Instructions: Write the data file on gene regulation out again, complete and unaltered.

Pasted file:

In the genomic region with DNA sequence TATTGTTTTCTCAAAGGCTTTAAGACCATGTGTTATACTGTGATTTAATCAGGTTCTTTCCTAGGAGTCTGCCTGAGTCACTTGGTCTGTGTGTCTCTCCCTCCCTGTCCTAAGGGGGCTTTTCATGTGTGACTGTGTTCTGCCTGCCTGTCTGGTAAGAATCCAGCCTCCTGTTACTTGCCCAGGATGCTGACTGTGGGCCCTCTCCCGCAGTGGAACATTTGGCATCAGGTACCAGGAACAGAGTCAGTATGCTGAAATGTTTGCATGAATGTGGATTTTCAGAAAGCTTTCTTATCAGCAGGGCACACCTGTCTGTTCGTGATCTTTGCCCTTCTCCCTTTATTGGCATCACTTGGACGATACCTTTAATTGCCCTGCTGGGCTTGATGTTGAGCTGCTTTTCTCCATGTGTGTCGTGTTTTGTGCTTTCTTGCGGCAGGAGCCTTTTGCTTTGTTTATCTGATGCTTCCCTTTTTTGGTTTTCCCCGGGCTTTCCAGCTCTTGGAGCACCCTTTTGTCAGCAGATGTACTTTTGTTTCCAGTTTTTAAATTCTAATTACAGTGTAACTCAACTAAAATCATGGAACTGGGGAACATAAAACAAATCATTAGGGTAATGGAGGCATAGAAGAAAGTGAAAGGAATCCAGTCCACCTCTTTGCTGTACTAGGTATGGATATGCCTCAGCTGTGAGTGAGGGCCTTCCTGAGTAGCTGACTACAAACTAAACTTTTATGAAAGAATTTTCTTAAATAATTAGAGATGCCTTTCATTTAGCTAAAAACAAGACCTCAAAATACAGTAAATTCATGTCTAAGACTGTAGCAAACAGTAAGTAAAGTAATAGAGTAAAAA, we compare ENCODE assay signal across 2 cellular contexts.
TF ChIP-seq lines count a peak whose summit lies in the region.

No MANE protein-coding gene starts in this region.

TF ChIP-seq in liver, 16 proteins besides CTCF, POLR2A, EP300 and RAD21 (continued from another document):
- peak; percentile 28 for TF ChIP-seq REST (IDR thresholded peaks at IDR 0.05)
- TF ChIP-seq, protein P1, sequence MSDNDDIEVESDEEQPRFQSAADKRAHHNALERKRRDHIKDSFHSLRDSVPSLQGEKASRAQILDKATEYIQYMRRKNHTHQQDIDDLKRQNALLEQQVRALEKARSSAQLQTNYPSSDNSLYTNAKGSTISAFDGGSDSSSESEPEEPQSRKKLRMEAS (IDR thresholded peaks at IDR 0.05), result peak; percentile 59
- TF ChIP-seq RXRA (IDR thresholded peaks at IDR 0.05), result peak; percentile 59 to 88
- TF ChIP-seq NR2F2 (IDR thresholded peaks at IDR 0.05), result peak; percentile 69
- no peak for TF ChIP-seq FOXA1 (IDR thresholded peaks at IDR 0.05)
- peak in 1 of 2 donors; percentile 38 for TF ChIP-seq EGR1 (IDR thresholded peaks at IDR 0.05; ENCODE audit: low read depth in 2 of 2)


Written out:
In the genomic region with DNA sequence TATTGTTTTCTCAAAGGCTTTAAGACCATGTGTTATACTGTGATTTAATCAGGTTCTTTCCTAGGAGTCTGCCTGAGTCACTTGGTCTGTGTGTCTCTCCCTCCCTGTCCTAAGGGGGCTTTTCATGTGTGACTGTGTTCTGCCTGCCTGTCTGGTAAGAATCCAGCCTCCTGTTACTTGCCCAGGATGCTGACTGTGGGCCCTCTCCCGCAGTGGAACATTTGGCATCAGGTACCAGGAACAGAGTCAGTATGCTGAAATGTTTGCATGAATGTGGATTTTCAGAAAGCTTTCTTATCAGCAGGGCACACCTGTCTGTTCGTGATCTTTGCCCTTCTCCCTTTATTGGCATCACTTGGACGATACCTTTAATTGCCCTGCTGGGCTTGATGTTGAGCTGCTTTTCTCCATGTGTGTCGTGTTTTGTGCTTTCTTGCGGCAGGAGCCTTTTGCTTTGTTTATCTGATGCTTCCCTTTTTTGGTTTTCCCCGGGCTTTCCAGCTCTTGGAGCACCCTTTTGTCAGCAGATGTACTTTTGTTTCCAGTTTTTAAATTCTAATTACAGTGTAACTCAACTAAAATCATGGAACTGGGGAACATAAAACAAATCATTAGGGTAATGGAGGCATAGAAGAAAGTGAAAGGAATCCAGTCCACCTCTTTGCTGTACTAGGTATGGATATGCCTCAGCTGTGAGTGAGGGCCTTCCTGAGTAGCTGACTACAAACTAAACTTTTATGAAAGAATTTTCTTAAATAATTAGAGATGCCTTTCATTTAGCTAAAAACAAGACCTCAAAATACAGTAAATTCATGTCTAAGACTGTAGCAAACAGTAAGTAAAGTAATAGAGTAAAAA, we compare ENCODE assay signal across 2 cellular contexts.
TF ChIP-seq lines count a peak whose summit lies in the region.

No MANE protein-coding gene starts in this region.

TF ChIP-seq in liver, 16 proteins besides CTCF, POLR2A, EP300 and RAD21 (continued from another document):
- peak; percentile 28 for TF ChIP-seq REST (IDR thresholded peaks at IDR 0.05)
- TF ChIP-seq, protein P1, sequence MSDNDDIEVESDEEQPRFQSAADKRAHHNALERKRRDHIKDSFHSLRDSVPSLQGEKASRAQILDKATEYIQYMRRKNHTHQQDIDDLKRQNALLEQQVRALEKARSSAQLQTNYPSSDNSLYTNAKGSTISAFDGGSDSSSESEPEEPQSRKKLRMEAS (IDR thresholded peaks at IDR 0.05), result peak; percentile 59
- TF ChIP-seq RXRA (IDR thresholded peaks at IDR 0.05), result peak; percentile 59 to 88
- TF ChIP-seq NR2F2 (IDR thresholded peaks at IDR 0.05), result peak; percentile 69
- no peak for TF ChIP-seq FOXA1 (IDR thresholded peaks at IDR 0.05)
- peak in 1 of 2 donors; percentile 38 for TF ChIP-seq EGR1 (IDR thresholded peaks at IDR 0.05; ENCODE audit: low read depth in 2 of 2)